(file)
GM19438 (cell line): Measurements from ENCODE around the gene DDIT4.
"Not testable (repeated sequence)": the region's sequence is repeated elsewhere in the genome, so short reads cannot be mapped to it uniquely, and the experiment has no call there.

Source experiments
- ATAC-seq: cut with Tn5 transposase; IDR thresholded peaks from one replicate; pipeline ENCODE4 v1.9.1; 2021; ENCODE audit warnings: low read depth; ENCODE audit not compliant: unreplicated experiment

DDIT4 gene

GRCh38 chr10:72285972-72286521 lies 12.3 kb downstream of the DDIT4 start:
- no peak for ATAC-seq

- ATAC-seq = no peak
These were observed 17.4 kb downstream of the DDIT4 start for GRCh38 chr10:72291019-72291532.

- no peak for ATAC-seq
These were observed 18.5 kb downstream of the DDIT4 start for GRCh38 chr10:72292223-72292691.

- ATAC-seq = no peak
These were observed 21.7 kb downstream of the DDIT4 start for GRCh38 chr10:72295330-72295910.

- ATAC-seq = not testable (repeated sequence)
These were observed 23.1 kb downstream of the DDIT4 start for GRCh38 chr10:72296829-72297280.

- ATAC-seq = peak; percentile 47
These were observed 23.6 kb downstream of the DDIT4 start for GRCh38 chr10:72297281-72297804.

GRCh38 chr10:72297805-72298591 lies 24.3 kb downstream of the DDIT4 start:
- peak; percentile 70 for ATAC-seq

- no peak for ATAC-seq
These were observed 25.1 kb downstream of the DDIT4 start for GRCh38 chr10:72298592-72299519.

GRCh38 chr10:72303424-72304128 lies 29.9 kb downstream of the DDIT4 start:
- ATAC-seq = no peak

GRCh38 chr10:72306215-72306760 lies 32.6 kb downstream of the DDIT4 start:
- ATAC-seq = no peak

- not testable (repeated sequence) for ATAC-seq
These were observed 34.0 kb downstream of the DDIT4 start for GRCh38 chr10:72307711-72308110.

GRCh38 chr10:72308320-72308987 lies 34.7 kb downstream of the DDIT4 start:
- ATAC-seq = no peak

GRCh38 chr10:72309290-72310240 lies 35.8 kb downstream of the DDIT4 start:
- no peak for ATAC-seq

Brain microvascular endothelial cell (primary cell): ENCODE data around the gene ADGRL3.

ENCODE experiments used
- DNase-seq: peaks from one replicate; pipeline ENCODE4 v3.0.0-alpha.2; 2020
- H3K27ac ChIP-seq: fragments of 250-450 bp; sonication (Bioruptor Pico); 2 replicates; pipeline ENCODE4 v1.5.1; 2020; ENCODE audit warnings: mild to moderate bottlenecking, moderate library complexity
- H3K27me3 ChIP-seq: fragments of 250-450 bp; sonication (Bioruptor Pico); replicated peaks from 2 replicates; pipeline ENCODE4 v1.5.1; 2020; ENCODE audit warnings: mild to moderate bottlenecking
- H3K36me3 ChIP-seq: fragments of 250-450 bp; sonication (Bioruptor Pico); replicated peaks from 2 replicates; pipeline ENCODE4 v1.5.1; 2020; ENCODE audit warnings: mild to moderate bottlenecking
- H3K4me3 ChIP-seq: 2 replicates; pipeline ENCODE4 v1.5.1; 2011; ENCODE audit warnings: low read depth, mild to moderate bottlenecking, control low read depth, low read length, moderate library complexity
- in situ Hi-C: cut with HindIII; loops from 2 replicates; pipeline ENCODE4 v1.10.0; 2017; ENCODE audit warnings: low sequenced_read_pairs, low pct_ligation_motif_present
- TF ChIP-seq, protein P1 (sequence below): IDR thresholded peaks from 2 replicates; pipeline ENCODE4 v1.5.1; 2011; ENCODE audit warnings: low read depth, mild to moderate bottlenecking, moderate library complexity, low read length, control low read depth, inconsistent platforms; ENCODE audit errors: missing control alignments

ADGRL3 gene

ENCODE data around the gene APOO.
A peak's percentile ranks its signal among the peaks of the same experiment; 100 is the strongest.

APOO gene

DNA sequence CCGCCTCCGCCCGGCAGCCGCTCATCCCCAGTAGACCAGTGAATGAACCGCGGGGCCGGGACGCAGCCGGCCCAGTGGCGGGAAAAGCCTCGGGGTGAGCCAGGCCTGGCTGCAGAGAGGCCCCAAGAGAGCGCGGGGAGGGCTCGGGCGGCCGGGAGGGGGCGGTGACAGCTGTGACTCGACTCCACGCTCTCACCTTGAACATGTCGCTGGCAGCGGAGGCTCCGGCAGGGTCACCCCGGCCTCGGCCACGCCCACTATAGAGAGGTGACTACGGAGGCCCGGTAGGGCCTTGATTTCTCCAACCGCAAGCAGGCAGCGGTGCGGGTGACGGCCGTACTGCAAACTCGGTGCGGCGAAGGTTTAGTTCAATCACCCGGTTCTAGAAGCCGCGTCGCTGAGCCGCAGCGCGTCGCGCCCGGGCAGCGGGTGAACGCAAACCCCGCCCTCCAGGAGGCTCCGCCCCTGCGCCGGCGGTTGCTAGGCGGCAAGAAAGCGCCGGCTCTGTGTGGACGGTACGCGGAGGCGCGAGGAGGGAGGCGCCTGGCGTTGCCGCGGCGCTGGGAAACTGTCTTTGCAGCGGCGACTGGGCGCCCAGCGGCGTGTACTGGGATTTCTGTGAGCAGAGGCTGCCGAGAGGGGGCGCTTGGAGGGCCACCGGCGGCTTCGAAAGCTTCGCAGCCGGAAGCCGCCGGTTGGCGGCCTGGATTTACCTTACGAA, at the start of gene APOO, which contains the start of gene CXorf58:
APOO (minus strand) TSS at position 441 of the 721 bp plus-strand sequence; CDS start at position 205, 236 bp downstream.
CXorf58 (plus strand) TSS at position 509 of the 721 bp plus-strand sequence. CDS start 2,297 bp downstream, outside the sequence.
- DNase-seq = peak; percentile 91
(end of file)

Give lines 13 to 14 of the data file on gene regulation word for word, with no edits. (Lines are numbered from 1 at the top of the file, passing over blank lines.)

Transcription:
These were observed 21.7 kb downstream of the DDIT4 start for GRCh38 chr10:72295330-72295910.

- ATAC-seq = not testable (repeated sequence)